Vanity Metrics: Actually, until recently, I had not heard of vanity metrics, aka VM. Now, I am writing about them! Does that make me a VM SME?...
So, some definition, as given to us by VM inventor Eric Ries, as posted at fourhourworkweek.com
The only metrics that entrepreneurs should invest energy in collecting are those that help them make decisions. Unfortunately, the majority of data available in off-the-shelf analytics packages are what I call Vanity Metrics. They might make you feel good, but they don’t offer clear guidance for what to do.
So, some examples -- as cited my Mike Cohn in an email blast about Reis' ideas:
Eric Ries first defined vanity metrics in his landmark book, The Lean Startup. Ries says vanity metrics are the ones that most startups are judged by—things like page views, number of registered users, account activations, and things like that.
So, what's wrong with this stuff? VMs are not actionable.. that's what's wrong. The no-VM crowd says that a clear cause-and-effect relationship is not discernible, and thus what action (cause) would you take to drive the metric higher (effect)? Well, you can't tell because there could be many cause, some indirect, that might have an effect -- or might not. The effect may be coming from somewhere else entirely. So, why waste time looking at VMs if you can't do anything about it?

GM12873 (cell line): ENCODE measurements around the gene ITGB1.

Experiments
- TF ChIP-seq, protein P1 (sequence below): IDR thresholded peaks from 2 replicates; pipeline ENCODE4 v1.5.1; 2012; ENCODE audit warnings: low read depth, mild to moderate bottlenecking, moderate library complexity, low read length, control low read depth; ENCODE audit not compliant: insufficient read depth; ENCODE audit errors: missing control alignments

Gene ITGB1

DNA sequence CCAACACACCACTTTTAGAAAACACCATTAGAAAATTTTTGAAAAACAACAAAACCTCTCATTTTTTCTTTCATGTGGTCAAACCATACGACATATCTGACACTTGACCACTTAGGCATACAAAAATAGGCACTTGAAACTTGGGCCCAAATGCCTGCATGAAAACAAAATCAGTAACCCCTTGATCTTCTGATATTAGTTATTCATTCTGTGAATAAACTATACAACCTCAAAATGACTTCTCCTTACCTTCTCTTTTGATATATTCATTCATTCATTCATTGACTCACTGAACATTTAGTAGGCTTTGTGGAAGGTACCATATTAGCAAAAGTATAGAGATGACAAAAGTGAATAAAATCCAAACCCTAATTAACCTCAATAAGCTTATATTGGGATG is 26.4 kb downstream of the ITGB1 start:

Ries goes on to tell us it's all about "actionable metrics", not vanity metrics. AMs are metrics with a direct cause and effect. He gives some examples:
- Split tests: A/B experiments produce the most actionable of all metrics, because they explicitly refute or confirm a specific hypothesis
- Per-customer: Vanity metrics tend to take our attention away from this reality by focusing our attention on abstract groups and concepts. Instead, take a look at data that is happening on a per-customer or per-segment basis to confirm a specific hypothesis
- Cohort and funnel analysis: The best kind of per-customer metrics to use for ongoing decision making are cohort metrics. For example, consider an ecommerce product that has a couple of key customer lifecycle events: registering for the product, signing up for the free trial, using the product, and becoming a paying customer
Now, it's time to introduce my oft cited advice: Don't confuse -- which is actually easier to write than to do -- cause-effect (causation) with correlation (coordinated movements, but not causation)
- Causation: because you do X, I am compelled (or ordered, or mandated) to do Y; or, Y is a direct and only outcome of X. I sell one of my books (see below the books I wrote that you can buy) and the publisher sends me a dollar ninety-eight. Direct cause and effect; no ambiguity. Actionable: sell more books; get more money from the publisher.
- Correlation: when you do X, I'll be doing Y because I feel like doing Y, but I could easily choose not to do Y, or choose to do Z. I might even do Y when you are not doing X. Thus, the correlation of Y with X is not 100%, but some lesser figure which we call the coefficient, typically "r". "r" is that part of the Y thing that is influenced consistently by X
Here's my bottom line: on this blog, I watch all the VM analytics... makes me feel good, just as Ries says. But I also look at the metrics about what seems to resonate with readers, and I take action: I try to do more of the same: AM response, to be sure.
I frankly don't see the problem with having both VM and AM in the same metric system. One is nice to have and may provide some insight; one is to work on!
Read in the library at Square Peg Consulting about these books I've written
Buy them at any online book retailer!
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